How White is social work in Australia? This paper analyses this question, focusing on
social work practice and education. In asking the question, the aim is to open space for
debate about how the social work profession in Australia should progress practice with
Indigenous people and issues. The paper combines Bourdieu’s concept of the habitus with
‘‘Whiteness’’ theory to argue that the profession is socially, economically, culturally, and
geographically separated from Indigenous people and that the consequences for how
social workers engage with their Indigenous clients have yet to be fully explored.
Decentring Whiteness requires recognition of epistemological and ontological assumptions
so deeply embedded that they are invisible to those who carry them. This invisibility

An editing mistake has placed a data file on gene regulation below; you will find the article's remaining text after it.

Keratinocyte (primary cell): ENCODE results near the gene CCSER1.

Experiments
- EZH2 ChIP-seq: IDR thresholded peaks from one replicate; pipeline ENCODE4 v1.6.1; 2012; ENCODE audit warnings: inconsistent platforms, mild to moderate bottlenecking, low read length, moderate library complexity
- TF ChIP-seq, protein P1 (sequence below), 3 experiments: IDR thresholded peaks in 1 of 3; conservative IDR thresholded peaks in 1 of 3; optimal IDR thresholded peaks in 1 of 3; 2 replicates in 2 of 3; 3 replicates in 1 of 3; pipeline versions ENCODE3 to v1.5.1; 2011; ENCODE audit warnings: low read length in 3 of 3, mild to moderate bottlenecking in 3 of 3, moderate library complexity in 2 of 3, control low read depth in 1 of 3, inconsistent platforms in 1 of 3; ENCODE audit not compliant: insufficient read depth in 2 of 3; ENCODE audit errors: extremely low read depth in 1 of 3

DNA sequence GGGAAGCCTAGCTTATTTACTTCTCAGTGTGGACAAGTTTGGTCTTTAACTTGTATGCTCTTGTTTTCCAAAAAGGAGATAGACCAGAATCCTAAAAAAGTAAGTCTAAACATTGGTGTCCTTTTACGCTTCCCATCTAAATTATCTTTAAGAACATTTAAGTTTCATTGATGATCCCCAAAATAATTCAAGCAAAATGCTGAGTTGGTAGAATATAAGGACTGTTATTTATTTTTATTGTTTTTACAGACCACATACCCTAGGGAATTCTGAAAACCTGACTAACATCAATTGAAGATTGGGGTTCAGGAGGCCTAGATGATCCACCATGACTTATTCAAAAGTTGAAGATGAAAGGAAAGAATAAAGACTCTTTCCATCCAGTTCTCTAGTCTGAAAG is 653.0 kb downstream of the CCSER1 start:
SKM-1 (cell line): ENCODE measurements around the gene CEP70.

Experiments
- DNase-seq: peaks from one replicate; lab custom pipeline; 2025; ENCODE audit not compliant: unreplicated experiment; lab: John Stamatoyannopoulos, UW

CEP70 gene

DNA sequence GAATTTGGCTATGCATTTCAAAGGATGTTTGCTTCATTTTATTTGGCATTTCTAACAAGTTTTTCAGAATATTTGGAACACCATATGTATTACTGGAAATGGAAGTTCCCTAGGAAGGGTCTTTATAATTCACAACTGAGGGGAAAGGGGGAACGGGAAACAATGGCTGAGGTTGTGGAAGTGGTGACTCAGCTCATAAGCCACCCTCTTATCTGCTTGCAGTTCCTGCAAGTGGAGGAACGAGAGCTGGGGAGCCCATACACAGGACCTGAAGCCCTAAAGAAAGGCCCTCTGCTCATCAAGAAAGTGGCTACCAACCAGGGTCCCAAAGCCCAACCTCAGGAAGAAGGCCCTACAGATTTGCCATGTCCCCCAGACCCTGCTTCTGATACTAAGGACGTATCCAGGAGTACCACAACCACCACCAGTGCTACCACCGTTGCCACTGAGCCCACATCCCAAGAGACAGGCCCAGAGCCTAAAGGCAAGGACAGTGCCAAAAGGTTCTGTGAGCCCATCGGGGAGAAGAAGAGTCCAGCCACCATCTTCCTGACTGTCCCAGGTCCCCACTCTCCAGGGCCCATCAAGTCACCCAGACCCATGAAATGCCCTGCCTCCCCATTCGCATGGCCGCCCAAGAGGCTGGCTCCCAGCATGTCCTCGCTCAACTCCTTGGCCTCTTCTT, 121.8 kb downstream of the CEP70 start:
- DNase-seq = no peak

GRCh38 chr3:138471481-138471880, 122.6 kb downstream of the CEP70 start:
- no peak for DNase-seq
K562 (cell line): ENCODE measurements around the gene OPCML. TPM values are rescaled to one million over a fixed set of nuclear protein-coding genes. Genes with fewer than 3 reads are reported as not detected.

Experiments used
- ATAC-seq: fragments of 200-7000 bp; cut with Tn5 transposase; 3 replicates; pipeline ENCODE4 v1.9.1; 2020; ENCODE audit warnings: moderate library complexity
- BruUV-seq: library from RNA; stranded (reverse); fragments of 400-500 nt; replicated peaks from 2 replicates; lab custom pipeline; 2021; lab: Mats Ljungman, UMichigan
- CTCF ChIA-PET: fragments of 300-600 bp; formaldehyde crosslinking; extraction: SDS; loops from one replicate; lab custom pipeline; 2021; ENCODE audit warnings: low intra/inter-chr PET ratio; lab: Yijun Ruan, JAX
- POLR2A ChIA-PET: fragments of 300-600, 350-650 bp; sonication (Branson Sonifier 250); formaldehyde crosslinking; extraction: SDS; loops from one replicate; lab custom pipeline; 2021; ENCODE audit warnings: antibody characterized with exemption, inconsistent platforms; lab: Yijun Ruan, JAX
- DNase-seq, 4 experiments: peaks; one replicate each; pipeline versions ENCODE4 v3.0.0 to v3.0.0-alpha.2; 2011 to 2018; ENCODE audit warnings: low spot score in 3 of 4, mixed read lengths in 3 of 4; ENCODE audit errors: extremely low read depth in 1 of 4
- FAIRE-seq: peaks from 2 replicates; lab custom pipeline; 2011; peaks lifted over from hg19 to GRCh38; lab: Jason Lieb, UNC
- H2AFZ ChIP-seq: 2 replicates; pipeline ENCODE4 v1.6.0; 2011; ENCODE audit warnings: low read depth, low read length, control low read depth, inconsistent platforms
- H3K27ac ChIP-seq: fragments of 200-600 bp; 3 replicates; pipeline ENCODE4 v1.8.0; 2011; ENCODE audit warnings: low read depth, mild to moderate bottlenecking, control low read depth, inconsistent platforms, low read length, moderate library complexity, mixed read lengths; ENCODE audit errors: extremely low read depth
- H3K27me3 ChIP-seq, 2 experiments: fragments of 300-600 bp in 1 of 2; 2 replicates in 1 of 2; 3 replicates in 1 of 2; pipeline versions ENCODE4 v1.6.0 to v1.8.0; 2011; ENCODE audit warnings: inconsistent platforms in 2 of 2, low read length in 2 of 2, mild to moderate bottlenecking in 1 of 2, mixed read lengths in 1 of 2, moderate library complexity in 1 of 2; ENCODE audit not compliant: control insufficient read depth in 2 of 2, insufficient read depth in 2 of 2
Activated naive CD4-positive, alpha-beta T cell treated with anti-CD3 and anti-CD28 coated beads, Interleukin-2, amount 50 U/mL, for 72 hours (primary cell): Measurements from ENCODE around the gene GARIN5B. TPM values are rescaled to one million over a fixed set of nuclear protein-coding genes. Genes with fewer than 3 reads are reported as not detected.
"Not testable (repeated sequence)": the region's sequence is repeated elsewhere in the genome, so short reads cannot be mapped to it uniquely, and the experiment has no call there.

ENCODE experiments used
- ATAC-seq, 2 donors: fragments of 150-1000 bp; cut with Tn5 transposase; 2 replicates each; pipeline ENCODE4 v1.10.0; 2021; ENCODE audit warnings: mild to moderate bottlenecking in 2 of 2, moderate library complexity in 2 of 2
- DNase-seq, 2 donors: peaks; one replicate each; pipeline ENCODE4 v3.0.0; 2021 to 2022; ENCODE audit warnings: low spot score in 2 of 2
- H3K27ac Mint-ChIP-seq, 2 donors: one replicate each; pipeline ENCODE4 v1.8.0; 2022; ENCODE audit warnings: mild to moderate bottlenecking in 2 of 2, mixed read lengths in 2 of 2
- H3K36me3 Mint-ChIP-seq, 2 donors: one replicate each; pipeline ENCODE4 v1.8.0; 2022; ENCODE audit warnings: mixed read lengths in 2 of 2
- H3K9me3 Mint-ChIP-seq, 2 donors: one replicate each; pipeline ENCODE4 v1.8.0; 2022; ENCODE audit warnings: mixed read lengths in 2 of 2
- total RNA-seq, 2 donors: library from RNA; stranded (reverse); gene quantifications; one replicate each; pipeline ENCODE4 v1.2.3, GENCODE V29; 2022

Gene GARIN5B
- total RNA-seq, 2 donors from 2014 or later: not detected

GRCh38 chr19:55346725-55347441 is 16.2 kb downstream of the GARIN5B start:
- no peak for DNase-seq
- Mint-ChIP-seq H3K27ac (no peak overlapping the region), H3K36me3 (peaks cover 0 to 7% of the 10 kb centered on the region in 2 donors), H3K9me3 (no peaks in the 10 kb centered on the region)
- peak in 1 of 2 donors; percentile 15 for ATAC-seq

permits White privilege to exist unacknowledged and unchallenged within societal
formations. In shifting the focus away from the ‘‘Other’’ to the ‘‘non Other’’, an
examination of Whiteness asks social workers to examine their own racial location and
the role of White privilege in their lives. It requires us to go beyond intellectual
commitments to antiracism and antioppression, and to make racial issues personal as
well as political.
indigenous, whiteness, racism, social work education, habitus, social work theory